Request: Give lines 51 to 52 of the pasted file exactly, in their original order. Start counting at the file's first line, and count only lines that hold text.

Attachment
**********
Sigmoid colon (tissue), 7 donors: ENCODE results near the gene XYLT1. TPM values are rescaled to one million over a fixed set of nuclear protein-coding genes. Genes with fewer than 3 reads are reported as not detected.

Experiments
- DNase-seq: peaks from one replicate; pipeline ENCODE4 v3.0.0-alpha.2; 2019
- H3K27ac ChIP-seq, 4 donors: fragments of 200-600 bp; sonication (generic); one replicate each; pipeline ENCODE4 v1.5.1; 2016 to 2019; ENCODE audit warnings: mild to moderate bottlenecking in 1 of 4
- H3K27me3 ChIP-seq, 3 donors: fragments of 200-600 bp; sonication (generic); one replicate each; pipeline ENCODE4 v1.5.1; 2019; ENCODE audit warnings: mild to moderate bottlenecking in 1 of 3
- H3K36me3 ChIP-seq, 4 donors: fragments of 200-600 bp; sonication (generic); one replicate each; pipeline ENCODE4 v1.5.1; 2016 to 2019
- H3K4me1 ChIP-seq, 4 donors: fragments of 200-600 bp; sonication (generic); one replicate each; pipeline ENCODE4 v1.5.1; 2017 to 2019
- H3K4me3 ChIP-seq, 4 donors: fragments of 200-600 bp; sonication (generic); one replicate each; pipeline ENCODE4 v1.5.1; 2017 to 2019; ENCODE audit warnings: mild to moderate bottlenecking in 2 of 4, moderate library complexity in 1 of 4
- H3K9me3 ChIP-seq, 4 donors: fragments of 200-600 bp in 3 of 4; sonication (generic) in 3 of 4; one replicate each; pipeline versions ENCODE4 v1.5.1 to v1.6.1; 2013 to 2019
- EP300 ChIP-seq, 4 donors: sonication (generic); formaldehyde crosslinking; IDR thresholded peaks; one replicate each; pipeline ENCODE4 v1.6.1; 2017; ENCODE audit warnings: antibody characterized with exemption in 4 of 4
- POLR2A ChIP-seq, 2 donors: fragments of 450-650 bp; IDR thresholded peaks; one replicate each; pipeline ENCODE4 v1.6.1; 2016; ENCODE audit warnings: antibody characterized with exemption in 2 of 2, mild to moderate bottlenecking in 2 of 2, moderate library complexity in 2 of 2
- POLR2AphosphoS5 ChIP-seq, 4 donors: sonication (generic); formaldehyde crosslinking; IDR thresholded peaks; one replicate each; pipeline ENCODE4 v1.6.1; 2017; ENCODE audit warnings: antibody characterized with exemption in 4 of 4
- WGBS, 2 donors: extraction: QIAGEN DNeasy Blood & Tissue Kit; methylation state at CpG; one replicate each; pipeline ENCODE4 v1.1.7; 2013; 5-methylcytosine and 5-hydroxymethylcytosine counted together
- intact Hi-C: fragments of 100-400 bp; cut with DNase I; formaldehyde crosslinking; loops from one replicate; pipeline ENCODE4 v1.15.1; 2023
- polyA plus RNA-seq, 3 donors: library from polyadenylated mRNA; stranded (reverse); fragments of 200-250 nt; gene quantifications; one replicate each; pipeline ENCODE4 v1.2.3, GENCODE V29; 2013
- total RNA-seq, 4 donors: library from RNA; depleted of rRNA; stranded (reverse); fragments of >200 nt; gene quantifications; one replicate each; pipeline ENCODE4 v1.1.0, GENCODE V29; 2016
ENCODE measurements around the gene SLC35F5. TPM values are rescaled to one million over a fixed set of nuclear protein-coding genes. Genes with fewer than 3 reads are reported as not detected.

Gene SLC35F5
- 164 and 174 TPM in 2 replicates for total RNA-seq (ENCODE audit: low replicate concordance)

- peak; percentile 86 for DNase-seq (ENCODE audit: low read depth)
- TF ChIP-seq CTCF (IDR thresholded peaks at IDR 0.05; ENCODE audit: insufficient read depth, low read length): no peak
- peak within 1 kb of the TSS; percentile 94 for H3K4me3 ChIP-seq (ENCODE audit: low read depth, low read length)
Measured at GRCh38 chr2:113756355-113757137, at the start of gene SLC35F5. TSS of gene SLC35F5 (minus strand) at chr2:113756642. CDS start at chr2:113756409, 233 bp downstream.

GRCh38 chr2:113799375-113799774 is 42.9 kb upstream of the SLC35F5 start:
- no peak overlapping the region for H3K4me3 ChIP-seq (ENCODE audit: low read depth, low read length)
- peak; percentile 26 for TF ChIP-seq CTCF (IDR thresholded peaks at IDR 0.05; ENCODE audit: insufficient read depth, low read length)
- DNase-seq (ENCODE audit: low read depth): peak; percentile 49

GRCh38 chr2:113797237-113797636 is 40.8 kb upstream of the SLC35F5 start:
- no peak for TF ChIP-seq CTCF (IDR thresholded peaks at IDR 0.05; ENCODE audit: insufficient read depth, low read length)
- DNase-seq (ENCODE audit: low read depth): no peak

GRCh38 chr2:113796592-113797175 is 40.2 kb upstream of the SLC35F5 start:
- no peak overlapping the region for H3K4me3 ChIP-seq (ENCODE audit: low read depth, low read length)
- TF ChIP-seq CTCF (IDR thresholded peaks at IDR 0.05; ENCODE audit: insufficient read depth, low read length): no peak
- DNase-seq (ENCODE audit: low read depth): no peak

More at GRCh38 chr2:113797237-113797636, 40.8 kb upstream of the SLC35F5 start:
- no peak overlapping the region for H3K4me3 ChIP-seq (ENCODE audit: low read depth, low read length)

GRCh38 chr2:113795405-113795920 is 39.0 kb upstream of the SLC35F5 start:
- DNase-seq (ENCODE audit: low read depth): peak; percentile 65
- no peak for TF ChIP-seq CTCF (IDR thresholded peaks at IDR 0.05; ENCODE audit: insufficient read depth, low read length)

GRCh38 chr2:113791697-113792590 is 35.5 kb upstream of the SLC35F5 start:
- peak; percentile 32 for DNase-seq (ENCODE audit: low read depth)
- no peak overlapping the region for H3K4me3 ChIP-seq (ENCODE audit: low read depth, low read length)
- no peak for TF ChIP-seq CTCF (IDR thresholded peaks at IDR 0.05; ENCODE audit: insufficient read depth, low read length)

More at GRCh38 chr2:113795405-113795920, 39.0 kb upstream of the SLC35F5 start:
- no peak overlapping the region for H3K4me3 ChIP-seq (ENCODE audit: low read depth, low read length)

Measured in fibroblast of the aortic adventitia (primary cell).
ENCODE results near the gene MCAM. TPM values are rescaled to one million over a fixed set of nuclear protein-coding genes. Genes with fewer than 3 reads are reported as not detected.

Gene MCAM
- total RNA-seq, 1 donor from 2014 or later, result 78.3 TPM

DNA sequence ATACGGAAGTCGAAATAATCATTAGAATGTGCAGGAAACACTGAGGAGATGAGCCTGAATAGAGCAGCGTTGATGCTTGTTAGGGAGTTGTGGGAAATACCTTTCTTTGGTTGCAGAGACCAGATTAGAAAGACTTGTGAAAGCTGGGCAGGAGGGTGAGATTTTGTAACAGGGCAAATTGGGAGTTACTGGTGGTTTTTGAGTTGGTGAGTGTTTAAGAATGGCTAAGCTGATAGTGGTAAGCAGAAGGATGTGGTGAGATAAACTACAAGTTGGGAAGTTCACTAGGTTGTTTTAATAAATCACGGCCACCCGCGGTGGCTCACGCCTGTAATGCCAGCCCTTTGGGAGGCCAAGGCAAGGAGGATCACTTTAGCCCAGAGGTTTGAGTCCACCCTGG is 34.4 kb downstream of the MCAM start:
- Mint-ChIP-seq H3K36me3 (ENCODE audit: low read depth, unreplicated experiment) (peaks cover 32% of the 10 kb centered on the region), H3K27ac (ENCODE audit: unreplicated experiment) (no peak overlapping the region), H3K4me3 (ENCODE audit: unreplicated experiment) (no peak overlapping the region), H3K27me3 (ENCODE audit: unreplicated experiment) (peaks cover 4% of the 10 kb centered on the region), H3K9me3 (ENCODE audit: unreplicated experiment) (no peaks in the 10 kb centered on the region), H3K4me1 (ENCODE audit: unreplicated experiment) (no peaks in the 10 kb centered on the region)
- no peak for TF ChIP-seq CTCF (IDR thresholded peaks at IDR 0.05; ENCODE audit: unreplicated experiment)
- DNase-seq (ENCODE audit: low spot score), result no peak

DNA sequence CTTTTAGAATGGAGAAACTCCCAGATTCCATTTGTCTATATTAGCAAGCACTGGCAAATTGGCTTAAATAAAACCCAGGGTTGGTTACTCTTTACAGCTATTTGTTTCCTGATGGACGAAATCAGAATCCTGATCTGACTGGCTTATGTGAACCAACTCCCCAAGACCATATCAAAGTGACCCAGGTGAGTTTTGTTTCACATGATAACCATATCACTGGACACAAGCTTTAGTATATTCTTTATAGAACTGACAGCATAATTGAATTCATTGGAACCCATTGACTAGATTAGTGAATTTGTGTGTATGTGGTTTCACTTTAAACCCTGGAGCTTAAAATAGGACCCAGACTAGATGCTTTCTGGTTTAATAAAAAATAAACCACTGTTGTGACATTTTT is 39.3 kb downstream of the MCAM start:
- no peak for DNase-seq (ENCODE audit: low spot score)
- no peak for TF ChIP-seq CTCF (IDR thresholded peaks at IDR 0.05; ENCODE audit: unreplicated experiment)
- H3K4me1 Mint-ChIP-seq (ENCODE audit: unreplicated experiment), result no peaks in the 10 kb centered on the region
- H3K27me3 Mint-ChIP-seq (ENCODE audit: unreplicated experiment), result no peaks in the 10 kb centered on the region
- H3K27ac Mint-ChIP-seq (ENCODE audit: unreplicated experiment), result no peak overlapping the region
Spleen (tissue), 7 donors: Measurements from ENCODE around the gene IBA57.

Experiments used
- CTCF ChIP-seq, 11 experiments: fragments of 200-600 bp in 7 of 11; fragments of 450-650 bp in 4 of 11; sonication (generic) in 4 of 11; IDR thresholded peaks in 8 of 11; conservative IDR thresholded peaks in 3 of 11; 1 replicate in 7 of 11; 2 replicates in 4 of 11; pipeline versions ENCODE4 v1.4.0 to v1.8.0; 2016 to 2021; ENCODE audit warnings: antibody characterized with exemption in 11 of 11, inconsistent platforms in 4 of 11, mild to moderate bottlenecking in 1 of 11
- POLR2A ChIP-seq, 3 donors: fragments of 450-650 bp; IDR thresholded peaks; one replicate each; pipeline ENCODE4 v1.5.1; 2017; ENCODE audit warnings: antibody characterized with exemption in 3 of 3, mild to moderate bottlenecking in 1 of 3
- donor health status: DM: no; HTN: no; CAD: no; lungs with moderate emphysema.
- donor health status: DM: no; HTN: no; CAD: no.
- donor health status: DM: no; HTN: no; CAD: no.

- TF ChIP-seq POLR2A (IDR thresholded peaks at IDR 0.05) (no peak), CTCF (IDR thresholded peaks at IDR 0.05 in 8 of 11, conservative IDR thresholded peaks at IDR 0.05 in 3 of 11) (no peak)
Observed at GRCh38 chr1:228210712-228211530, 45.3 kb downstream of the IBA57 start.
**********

- Mint-ChIP-seq H3K36me3 (ENCODE audit: low read depth, unreplicated experiment) (peaks cover 32% of the 10 kb centered on the region), H3K27ac (ENCODE audit: unreplicated experiment) (no peak overlapping the region), H3K4me3 (ENCODE audit: unreplicated experiment) (no peak overlapping the region), H3K27me3 (ENCODE audit: unreplicated experiment) (peaks cover 4% of the 10 kb centered on the region), H3K9me3 (ENCODE audit: unreplicated experiment) (no peaks in the 10 kb centered on the region), H3K4me1 (ENCODE audit: unreplicated experiment) (no peaks in the 10 kb centered on the region)
- no peak for TF ChIP-seq CTCF (IDR thresholded peaks at IDR 0.05; ENCODE audit: unreplicated experiment)